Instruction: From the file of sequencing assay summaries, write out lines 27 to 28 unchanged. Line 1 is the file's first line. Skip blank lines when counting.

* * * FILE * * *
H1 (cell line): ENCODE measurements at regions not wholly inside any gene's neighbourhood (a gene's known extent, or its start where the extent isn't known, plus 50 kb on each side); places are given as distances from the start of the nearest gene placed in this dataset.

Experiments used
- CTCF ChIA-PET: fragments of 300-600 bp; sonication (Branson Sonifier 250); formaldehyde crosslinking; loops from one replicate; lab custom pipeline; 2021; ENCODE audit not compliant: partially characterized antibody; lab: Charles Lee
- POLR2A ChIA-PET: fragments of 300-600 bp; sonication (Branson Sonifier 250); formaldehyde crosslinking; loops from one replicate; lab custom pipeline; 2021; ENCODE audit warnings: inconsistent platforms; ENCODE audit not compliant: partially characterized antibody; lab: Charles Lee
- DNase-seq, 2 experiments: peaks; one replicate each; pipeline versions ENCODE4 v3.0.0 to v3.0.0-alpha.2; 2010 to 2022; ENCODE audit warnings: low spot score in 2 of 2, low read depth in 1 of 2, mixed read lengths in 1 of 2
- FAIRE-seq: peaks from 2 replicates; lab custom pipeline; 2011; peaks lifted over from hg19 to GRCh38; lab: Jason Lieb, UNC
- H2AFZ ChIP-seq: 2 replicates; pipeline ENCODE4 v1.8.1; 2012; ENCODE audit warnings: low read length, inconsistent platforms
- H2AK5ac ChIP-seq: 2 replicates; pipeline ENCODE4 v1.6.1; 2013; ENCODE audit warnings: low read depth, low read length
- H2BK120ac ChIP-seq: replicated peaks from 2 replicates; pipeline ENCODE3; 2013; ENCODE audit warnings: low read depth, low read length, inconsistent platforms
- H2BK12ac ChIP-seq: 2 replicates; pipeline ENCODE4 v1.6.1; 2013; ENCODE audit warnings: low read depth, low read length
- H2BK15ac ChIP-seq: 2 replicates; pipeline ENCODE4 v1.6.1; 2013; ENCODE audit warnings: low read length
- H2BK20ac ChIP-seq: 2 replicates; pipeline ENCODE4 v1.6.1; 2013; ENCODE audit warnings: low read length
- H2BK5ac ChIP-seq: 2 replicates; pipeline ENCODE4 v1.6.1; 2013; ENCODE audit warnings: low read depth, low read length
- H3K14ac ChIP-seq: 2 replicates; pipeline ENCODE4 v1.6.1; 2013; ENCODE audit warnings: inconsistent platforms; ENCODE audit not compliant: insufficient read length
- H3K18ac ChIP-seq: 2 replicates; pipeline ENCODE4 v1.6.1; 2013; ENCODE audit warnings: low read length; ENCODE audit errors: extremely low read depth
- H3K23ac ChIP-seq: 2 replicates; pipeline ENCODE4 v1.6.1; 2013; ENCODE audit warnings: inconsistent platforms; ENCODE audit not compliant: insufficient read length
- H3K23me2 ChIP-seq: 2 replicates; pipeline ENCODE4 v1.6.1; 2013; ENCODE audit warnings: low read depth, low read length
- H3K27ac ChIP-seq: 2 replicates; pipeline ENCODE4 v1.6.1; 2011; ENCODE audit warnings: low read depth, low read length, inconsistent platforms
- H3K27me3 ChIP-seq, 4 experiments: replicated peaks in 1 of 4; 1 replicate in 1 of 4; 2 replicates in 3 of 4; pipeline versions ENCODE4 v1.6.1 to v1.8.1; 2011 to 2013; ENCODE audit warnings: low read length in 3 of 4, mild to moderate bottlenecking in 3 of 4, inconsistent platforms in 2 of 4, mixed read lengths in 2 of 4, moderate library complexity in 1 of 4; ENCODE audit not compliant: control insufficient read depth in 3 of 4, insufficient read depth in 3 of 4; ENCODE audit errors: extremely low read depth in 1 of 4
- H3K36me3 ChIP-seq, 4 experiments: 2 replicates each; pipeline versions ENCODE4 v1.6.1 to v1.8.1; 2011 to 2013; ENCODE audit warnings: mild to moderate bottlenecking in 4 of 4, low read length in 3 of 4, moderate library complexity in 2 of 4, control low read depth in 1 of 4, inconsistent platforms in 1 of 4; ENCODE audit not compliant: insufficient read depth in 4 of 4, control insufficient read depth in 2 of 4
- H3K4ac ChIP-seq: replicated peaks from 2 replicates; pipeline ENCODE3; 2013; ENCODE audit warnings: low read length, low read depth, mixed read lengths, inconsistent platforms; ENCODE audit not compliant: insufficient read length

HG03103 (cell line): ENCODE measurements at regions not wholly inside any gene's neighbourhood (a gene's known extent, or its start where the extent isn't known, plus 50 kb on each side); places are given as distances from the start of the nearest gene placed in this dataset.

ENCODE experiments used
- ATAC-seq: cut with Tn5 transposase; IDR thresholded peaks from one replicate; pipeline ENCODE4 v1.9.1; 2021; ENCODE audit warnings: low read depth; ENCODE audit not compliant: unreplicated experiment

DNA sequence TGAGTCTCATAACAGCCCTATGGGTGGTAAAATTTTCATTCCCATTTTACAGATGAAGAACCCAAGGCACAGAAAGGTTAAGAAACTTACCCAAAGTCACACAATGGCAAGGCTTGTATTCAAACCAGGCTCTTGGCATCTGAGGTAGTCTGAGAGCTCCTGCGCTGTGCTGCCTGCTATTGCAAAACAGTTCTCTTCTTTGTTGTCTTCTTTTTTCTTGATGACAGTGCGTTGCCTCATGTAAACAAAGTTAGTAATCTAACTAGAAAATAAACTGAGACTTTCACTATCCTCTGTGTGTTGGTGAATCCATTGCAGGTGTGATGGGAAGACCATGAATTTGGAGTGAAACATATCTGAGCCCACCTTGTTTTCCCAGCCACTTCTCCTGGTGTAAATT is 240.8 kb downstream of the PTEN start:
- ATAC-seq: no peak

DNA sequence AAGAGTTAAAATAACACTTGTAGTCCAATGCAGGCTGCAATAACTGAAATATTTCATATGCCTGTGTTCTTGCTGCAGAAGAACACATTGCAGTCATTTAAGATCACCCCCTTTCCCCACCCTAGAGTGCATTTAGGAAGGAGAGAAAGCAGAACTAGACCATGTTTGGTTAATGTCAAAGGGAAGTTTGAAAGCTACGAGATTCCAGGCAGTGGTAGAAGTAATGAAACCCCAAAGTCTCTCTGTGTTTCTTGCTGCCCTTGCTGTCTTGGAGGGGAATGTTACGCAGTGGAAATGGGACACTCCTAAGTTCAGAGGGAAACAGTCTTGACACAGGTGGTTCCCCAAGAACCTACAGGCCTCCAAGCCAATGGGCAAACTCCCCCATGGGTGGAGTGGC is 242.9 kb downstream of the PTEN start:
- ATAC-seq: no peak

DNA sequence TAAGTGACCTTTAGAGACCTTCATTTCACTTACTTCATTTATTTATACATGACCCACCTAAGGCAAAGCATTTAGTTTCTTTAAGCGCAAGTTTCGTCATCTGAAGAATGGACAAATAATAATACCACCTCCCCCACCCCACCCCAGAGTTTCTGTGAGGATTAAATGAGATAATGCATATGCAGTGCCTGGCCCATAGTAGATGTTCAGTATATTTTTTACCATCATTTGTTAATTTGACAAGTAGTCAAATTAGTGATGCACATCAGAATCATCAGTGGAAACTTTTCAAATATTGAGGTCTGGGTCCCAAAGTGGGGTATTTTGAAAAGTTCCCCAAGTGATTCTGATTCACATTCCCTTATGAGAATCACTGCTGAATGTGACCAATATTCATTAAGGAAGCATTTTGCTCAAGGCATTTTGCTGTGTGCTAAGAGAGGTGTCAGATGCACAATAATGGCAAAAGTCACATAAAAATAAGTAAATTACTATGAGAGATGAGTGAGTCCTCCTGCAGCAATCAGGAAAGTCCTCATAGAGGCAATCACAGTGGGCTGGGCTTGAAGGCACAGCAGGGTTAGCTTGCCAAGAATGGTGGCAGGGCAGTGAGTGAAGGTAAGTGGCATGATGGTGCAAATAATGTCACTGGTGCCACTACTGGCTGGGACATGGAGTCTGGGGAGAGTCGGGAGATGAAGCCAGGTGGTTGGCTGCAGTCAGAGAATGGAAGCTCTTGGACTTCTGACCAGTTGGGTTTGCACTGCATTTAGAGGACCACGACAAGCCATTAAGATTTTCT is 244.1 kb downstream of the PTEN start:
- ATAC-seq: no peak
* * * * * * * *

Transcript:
DNA sequence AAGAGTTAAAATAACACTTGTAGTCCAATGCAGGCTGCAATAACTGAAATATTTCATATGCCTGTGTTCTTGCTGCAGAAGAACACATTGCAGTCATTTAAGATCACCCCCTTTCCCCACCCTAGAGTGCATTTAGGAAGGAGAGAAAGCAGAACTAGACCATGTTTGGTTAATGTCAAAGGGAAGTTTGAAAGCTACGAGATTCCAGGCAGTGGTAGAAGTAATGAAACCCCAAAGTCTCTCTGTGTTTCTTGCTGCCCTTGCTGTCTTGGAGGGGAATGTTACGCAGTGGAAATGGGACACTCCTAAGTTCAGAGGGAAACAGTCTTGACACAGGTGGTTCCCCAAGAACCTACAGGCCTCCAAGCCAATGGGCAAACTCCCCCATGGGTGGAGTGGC is 242.9 kb downstream of the PTEN start:
- ATAC-seq: no peak